Why did we choose a chess scene?

We chose a glass chess set as a subject because we thought caustics were very interesting visual phenomenon, and wanted to simulate this effect in our raytracer. While any glass object would do, spheres and cognac glasses are done too often and a chess piece seemed like it had potential for interesting caustics, and Robert likes chess.


Reference Image:

Techniques We Implemented:

- Photon Mapping (global and Caustic maps)
- Phong glossy reflection (also used for frosted glass)
- Depth of Field
- Beer's Law attenuation
- SSE-enabled Quad Bounding Volume Heirarchy

Photon Mappingglossy frostDepth of Field

Why We Implemented These Techniques:

In order to do accurate caustics that could render in less than a week, it was necessary to use a caustic photon map. This motivated the desire for a scene that could also benefit from global illumination using a global photon map.

The phong glossy reflectin/refraction was motivated by the boringness of a chess set with only one (maybe two) color pieces compared to a glass (white) vs frosted glass (black) set. Also it looks cool.

To give the scene more character and highlight the chess pieces in the forground we wanted to add depth of field.

The use of a QBVH, while having no visual impact on the image, was very useful in allowing us to finish the render before 3pm. It provides about a 75% speedup to tracing each ray (taken from rendering sponza with no material effects: 7s average rendering time down to 4s).

Our Life Story for the Past Week:

Depth of field and phong reflection/refraction were fairly straightforward with no real hang ups. The most difficult parts of development usually had to do with the directional light.
First major speedbump was getting the Directional Light to emit photons (somewhat) correctly. When we tried to integrate the photon map with the directional light all the photons ended up at the same point on the image. After getting that to work, Robert tried to modify the projection map to work with the directional light by projecting objects onto a plane oriented normal to the direction of the light. This seemed to work. Until we put it into our scene and tried to map caustic-generating objects to it. Eventually we found the problem to be the random cell-choosing loop to be bugged...but it took many....many hours.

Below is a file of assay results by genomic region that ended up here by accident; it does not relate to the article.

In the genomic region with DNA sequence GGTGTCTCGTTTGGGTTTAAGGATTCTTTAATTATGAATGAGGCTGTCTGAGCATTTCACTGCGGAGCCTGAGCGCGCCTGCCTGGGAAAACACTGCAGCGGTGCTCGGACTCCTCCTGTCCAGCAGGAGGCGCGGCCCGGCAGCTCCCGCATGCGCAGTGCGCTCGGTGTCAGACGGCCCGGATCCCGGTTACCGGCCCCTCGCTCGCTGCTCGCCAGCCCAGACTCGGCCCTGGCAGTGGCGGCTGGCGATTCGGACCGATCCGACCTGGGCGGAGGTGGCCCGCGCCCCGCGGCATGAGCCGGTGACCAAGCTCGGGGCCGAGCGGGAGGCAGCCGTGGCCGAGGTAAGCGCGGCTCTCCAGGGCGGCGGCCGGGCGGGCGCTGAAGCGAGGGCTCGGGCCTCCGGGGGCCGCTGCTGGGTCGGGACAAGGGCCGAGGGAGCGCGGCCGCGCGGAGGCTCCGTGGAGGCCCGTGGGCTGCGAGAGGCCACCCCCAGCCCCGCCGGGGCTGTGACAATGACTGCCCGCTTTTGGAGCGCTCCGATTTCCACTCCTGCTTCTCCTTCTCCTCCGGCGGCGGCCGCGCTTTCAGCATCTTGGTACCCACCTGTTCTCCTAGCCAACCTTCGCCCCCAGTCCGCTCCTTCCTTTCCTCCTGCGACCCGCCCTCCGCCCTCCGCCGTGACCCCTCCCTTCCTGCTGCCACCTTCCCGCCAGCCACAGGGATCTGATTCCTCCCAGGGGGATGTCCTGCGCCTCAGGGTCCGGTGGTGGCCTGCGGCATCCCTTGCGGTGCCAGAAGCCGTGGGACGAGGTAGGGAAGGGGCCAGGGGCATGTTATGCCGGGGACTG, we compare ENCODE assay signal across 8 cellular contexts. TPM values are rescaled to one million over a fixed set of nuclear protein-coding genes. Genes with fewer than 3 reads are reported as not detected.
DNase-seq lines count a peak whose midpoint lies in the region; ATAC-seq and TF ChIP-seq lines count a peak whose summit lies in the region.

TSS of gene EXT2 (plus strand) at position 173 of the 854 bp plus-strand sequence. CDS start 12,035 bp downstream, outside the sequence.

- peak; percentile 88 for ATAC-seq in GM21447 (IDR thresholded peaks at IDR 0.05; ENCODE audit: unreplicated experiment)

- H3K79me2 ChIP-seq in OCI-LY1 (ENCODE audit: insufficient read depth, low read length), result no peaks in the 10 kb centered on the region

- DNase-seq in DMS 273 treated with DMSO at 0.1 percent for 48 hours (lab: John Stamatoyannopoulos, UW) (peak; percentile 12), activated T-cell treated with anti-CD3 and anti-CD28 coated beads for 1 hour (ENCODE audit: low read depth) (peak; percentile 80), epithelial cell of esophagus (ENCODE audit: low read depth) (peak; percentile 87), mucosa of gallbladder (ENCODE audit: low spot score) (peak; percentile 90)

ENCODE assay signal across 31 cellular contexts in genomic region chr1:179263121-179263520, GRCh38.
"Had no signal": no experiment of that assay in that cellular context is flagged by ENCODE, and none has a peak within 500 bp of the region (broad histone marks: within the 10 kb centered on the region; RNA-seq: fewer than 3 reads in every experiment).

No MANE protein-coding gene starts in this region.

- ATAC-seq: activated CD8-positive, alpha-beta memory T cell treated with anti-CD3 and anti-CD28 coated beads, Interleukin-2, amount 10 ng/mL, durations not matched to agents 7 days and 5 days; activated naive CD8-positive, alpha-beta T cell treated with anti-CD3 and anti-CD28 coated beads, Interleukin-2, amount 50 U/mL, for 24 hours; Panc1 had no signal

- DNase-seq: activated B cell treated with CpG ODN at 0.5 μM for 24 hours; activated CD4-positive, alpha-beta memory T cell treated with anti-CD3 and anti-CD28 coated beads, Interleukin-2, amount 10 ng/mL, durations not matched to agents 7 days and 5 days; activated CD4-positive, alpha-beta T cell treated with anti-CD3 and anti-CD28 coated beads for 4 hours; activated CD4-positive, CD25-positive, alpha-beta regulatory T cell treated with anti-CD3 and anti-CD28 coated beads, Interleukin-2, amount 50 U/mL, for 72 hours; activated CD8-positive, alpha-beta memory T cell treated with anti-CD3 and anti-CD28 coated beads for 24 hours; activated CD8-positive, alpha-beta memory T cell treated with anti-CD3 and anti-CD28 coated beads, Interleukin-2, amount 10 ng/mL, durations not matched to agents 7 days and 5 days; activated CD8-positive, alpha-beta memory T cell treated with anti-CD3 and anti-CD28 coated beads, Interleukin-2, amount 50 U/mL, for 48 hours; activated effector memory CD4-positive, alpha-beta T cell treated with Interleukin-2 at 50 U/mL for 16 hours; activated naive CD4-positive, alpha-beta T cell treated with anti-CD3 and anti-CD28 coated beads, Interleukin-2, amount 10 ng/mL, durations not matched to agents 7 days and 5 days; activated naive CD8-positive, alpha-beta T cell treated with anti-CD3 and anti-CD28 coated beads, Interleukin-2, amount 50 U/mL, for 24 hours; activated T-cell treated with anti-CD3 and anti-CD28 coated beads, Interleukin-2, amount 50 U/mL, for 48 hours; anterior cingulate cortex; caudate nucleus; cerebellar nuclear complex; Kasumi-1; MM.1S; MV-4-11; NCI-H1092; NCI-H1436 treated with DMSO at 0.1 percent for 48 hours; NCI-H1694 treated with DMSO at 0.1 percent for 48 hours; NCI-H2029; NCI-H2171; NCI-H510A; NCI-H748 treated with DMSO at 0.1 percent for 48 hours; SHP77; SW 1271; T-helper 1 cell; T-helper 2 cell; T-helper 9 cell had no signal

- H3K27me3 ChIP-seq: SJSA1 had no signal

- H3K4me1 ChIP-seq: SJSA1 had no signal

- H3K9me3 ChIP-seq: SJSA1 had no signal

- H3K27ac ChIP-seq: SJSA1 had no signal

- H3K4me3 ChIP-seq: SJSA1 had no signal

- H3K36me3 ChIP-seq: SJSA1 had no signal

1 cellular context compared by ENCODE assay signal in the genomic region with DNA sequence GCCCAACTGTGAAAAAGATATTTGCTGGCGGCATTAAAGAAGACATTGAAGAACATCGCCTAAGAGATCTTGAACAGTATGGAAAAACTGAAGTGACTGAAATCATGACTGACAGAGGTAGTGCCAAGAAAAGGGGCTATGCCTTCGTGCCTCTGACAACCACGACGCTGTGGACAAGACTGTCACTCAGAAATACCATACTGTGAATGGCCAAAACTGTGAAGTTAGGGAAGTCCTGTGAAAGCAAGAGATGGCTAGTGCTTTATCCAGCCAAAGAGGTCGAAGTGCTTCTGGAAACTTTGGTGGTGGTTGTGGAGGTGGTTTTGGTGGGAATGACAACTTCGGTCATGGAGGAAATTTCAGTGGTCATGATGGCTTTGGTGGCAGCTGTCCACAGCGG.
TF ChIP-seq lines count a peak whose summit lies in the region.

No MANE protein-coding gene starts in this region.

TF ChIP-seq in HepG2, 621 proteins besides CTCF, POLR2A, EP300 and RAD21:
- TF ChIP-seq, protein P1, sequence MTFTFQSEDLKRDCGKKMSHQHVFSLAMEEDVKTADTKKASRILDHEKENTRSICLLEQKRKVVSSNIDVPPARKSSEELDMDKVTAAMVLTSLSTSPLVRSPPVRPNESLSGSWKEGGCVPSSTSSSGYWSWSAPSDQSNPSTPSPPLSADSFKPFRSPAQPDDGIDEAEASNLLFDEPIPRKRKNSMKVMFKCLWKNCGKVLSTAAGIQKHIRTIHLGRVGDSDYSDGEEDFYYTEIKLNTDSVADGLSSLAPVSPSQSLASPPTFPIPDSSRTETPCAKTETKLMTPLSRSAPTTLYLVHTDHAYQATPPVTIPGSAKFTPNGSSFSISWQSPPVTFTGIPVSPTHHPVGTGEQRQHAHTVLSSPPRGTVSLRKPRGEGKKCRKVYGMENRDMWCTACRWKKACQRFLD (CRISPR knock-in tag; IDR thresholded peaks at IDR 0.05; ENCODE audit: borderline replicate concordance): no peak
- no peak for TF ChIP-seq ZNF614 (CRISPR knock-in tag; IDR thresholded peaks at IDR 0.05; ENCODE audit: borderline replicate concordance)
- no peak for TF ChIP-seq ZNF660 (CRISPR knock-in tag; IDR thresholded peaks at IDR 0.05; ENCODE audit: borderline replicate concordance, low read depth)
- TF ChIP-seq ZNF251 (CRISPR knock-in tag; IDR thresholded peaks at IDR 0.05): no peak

Caustics Take One Caustics Take Two

Some notes and considerations (in hindsight):

We realized Sunday night that simply a directional light would not suffice for the level of indirect illumination we wanted since it could not simulate the ambient light from the sky. Not having enough time to implement a skybox or dome light (at this point the caustics photons were still not cooperating), we decided to fake it with a large area light that wouldn't cast shadows. This was fine in principle, however we accidently accounted for its direct illumination twice in the final image, leading to brighter back walls than desired and less prominent shadows on the chess board.
Then later we realized a bug in the global map that caused it to be darker than it was supposed to be. After fixing this it turns out there was no need for the the area light. Cry Tears.

- It is a little noiser than desired. Had we more time, we would have concentrated on using a a stratified sampling method and a better random number generator than rand(). We did attempt to use the Van Der Corput sequence (and did, for the AA samples) but it was producing banded results so we dropped it in the interest of time. The option of course would have been more samples, but alas, there wasn't more time.